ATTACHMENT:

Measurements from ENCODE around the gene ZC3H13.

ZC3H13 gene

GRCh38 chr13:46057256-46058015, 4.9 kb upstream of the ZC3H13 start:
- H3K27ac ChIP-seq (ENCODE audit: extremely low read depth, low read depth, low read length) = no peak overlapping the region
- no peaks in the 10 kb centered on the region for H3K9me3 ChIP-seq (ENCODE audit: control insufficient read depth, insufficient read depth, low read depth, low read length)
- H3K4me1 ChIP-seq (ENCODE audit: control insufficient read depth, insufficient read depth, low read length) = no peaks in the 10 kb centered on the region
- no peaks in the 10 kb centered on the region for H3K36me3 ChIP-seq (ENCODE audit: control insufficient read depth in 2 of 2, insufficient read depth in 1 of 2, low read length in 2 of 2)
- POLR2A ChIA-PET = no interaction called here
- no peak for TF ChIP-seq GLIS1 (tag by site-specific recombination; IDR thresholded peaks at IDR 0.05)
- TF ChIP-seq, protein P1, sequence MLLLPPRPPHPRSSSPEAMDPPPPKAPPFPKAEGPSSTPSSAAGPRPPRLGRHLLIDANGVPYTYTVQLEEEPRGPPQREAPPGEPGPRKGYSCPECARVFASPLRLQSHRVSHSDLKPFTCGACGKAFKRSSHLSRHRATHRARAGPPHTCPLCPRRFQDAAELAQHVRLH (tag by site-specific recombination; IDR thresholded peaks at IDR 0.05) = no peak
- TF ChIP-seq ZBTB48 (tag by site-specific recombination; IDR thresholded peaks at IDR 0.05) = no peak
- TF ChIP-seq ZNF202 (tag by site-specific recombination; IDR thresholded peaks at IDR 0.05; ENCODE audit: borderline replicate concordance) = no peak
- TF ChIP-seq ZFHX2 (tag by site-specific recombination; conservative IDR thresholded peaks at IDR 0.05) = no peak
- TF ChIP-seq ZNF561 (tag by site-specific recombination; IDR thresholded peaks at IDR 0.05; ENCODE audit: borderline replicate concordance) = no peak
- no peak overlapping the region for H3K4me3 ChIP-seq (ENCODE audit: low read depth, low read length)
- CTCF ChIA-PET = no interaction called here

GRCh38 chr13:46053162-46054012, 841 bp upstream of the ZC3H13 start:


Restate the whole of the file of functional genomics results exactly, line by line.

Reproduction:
Measurements from ENCODE around the gene ZC3H13.

ZC3H13 gene

GRCh38 chr13:46057256-46058015, 4.9 kb upstream of the ZC3H13 start:
- H3K27ac ChIP-seq (ENCODE audit: extremely low read depth, low read depth, low read length) = no peak overlapping the region
- no peaks in the 10 kb centered on the region for H3K9me3 ChIP-seq (ENCODE audit: control insufficient read depth, insufficient read depth, low read depth, low read length)
- H3K4me1 ChIP-seq (ENCODE audit: control insufficient read depth, insufficient read depth, low read length) = no peaks in the 10 kb centered on the region
- no peaks in the 10 kb centered on the region for H3K36me3 ChIP-seq (ENCODE audit: control insufficient read depth in 2 of 2, insufficient read depth in 1 of 2, low read length in 2 of 2)
- POLR2A ChIA-PET = no interaction called here
- no peak for TF ChIP-seq GLIS1 (tag by site-specific recombination; IDR thresholded peaks at IDR 0.05)
- TF ChIP-seq, protein P1, sequence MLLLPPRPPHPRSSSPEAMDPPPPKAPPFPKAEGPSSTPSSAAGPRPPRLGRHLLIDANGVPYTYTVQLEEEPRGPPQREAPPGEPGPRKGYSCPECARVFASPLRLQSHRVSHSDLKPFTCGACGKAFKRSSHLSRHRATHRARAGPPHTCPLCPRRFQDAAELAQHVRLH (tag by site-specific recombination; IDR thresholded peaks at IDR 0.05) = no peak
- TF ChIP-seq ZBTB48 (tag by site-specific recombination; IDR thresholded peaks at IDR 0.05) = no peak
- TF ChIP-seq ZNF202 (tag by site-specific recombination; IDR thresholded peaks at IDR 0.05; ENCODE audit: borderline replicate concordance) = no peak
- TF ChIP-seq ZFHX2 (tag by site-specific recombination; conservative IDR thresholded peaks at IDR 0.05) = no peak
- TF ChIP-seq ZNF561 (tag by site-specific recombination; IDR thresholded peaks at IDR 0.05; ENCODE audit: borderline replicate concordance) = no peak
- no peak overlapping the region for H3K4me3 ChIP-seq (ENCODE audit: low read depth, low read length)
- CTCF ChIA-PET = no interaction called here

GRCh38 chr13:46053162-46054012, 841 bp upstream of the ZC3H13 start: